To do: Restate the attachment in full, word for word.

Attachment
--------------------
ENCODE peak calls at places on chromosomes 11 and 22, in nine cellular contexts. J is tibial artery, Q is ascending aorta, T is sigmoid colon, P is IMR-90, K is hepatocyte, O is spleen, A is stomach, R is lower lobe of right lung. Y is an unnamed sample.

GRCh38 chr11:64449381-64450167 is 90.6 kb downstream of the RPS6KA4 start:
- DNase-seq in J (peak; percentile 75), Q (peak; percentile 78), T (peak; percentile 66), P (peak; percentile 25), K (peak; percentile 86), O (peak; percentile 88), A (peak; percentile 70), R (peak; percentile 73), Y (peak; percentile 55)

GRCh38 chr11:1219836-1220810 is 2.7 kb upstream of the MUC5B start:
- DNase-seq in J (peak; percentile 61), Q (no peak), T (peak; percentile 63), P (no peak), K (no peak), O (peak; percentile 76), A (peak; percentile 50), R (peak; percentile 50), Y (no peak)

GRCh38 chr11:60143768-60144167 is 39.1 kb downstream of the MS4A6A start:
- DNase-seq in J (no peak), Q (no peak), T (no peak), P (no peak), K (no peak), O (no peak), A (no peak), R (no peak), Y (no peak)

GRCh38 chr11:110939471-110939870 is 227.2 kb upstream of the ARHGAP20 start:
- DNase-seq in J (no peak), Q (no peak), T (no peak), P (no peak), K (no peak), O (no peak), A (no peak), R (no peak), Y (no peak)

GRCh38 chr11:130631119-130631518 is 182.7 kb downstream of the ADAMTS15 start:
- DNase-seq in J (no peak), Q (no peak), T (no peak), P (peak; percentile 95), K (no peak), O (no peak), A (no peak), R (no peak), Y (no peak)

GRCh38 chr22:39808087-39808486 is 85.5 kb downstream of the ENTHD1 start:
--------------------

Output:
ENCODE peak calls at places on chromosomes 11 and 22, in nine cellular contexts. J is tibial artery, Q is ascending aorta, T is sigmoid colon, P is IMR-90, K is hepatocyte, O is spleen, A is stomach, R is lower lobe of right lung. Y is an unnamed sample.

GRCh38 chr11:64449381-64450167 is 90.6 kb downstream of the RPS6KA4 start:
- DNase-seq in J (peak; percentile 75), Q (peak; percentile 78), T (peak; percentile 66), P (peak; percentile 25), K (peak; percentile 86), O (peak; percentile 88), A (peak; percentile 70), R (peak; percentile 73), Y (peak; percentile 55)

GRCh38 chr11:1219836-1220810 is 2.7 kb upstream of the MUC5B start:
- DNase-seq in J (peak; percentile 61), Q (no peak), T (peak; percentile 63), P (no peak), K (no peak), O (peak; percentile 76), A (peak; percentile 50), R (peak; percentile 50), Y (no peak)

GRCh38 chr11:60143768-60144167 is 39.1 kb downstream of the MS4A6A start:
- DNase-seq in J (no peak), Q (no peak), T (no peak), P (no peak), K (no peak), O (no peak), A (no peak), R (no peak), Y (no peak)

GRCh38 chr11:110939471-110939870 is 227.2 kb upstream of the ARHGAP20 start:
- DNase-seq in J (no peak), Q (no peak), T (no peak), P (no peak), K (no peak), O (no peak), A (no peak), R (no peak), Y (no peak)

GRCh38 chr11:130631119-130631518 is 182.7 kb downstream of the ADAMTS15 start:
- DNase-seq in J (no peak), Q (no peak), T (no peak), P (peak; percentile 95), K (no peak), O (no peak), A (no peak), R (no peak), Y (no peak)

GRCh38 chr22:39808087-39808486 is 85.5 kb downstream of the ENTHD1 start: